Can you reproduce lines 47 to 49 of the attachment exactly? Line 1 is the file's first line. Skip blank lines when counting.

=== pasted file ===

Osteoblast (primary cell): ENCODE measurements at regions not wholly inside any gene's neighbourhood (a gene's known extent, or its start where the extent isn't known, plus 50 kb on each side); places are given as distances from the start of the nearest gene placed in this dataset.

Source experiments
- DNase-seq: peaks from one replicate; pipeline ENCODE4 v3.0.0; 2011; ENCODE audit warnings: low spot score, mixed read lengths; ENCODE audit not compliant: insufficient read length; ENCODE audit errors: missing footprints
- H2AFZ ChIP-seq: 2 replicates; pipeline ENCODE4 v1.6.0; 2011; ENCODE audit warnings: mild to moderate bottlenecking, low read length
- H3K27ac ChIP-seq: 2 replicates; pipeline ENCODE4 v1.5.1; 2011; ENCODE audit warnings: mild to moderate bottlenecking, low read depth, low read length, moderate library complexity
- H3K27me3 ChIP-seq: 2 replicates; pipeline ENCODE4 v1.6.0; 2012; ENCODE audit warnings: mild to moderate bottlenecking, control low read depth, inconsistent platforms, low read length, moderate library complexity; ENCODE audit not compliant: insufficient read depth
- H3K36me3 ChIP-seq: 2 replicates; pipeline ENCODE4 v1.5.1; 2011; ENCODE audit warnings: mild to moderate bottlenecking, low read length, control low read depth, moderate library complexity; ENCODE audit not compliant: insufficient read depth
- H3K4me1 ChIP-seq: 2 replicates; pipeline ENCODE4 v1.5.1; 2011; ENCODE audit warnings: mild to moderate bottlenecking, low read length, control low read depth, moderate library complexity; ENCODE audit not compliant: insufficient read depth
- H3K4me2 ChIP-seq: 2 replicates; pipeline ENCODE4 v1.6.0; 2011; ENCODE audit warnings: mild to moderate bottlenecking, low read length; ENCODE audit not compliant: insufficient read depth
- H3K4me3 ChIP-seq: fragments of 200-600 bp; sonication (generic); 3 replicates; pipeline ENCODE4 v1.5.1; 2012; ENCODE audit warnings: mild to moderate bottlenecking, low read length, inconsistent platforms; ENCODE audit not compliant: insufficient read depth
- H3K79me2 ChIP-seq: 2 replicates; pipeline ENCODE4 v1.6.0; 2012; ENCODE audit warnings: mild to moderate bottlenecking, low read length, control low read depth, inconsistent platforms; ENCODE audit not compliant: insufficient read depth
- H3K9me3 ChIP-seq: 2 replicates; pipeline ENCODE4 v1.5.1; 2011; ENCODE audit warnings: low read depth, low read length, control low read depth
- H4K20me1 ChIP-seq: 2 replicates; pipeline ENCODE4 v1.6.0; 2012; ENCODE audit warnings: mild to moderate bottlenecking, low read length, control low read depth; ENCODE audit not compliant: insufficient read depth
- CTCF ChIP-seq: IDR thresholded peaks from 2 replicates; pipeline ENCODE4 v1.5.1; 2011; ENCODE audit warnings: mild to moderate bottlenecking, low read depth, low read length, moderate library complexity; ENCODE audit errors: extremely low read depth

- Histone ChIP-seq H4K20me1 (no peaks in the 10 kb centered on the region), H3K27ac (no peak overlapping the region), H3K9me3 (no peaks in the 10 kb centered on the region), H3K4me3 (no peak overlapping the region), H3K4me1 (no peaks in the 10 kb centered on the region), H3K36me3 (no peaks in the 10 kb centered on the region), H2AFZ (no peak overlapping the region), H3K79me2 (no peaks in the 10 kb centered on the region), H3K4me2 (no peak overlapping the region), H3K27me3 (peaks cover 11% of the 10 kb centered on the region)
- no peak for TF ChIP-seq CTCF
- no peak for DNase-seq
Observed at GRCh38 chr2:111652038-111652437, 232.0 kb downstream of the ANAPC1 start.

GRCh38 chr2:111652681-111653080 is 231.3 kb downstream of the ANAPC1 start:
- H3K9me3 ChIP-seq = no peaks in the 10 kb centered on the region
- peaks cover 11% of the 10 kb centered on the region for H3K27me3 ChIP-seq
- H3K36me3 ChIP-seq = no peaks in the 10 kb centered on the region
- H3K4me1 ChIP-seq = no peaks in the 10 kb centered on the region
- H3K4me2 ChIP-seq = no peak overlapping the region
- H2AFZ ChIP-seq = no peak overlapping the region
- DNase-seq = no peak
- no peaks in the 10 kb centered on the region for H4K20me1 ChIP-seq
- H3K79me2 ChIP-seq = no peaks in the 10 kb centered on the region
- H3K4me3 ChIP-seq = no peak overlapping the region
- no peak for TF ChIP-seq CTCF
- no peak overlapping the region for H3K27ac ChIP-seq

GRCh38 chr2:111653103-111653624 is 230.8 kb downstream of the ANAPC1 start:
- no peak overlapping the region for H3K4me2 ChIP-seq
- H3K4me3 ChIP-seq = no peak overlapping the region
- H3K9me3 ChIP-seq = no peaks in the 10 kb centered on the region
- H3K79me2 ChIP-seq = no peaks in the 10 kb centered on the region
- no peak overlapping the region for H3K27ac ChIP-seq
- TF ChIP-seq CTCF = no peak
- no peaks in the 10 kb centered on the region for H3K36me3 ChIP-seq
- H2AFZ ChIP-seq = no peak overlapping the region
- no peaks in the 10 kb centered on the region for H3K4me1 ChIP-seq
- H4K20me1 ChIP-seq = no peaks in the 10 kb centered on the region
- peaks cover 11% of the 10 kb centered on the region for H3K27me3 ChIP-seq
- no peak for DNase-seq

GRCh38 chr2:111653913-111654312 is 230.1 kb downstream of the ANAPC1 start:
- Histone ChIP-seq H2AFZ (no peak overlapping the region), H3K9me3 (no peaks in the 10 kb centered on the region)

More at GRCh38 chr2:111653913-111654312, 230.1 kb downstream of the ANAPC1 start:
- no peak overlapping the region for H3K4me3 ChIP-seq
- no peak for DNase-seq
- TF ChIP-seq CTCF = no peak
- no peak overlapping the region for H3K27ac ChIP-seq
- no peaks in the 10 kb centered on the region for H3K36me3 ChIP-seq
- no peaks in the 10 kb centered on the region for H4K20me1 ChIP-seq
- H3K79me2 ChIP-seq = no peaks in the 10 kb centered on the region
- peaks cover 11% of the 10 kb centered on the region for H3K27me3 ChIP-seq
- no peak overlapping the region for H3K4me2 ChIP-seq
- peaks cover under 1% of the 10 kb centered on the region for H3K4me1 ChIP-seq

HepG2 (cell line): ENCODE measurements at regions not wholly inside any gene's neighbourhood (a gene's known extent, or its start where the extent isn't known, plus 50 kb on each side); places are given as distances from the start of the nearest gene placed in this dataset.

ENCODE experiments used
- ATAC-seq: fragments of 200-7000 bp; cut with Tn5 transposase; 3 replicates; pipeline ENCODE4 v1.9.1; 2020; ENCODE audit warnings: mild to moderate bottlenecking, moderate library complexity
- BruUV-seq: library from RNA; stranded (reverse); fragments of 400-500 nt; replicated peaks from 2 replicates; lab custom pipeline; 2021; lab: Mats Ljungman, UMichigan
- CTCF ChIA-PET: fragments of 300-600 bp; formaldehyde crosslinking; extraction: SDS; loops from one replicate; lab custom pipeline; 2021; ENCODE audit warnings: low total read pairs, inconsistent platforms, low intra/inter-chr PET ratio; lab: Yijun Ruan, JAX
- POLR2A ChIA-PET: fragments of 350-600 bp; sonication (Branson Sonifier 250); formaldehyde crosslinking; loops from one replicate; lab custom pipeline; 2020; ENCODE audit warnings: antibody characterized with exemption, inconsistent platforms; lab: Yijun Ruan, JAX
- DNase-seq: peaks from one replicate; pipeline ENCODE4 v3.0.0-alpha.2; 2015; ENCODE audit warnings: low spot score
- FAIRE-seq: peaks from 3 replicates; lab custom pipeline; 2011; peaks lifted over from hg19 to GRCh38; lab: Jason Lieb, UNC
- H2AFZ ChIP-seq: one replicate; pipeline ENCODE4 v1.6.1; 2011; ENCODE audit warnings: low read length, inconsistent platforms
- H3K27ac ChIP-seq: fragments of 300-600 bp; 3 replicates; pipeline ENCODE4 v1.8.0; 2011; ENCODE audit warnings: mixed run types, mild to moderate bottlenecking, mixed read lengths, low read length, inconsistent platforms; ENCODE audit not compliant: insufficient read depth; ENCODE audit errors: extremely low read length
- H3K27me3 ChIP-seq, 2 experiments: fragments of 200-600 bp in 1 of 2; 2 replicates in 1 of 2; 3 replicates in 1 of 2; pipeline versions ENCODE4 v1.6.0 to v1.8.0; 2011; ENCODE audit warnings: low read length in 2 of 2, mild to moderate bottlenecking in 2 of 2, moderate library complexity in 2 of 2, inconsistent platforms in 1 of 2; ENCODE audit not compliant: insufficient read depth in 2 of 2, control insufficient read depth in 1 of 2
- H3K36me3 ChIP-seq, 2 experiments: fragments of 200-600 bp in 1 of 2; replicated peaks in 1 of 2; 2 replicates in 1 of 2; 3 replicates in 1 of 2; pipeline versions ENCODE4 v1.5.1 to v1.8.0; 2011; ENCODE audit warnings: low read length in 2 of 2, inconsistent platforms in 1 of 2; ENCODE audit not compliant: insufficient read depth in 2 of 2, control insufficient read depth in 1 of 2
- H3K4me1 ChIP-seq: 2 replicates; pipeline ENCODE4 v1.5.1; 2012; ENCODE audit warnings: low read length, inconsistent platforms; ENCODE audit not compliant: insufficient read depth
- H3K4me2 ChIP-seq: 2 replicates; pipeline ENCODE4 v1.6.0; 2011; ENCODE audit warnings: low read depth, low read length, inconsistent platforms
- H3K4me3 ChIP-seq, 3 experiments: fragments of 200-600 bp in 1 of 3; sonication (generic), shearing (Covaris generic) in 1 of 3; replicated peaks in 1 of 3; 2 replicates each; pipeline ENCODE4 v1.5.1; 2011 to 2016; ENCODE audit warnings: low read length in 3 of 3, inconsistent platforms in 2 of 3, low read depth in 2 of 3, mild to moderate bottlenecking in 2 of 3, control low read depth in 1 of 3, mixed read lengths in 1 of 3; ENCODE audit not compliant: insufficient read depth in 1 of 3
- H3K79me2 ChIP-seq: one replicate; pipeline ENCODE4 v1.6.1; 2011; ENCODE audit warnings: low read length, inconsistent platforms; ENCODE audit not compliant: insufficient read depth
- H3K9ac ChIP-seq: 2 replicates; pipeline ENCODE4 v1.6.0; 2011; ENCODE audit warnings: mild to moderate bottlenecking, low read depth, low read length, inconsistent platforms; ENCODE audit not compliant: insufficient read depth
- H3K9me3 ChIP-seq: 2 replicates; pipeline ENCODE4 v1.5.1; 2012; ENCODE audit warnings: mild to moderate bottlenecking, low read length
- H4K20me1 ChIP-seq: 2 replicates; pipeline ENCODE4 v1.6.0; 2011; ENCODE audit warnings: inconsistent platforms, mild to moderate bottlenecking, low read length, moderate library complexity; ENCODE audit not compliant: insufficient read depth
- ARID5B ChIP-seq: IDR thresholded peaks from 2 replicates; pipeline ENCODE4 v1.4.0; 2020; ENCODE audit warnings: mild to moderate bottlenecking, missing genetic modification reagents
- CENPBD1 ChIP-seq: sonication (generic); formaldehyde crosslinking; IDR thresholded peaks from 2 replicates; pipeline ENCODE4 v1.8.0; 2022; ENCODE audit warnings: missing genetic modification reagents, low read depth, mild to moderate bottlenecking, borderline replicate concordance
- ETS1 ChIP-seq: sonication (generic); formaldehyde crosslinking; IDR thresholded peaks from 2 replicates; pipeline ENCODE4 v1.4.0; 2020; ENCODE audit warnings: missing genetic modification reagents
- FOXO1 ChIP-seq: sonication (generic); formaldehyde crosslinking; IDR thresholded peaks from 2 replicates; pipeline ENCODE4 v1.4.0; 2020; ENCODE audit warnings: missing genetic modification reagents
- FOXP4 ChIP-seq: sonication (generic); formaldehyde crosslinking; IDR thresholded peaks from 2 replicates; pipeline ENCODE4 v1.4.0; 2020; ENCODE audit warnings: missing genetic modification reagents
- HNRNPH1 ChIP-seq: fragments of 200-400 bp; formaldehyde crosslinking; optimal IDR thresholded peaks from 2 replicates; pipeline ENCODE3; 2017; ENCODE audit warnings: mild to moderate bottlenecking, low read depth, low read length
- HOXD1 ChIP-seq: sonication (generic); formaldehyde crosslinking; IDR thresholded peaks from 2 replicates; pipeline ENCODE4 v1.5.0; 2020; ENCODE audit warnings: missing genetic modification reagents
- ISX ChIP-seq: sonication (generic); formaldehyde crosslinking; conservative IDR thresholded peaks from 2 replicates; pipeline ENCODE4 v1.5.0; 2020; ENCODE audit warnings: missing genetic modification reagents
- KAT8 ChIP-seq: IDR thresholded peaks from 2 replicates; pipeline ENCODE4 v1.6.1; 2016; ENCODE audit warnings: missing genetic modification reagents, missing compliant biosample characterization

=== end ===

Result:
More at GRCh38 chr2:111653913-111654312, 230.1 kb downstream of the ANAPC1 start:
- no peak overlapping the region for H3K4me3 ChIP-seq
- no peak for DNase-seq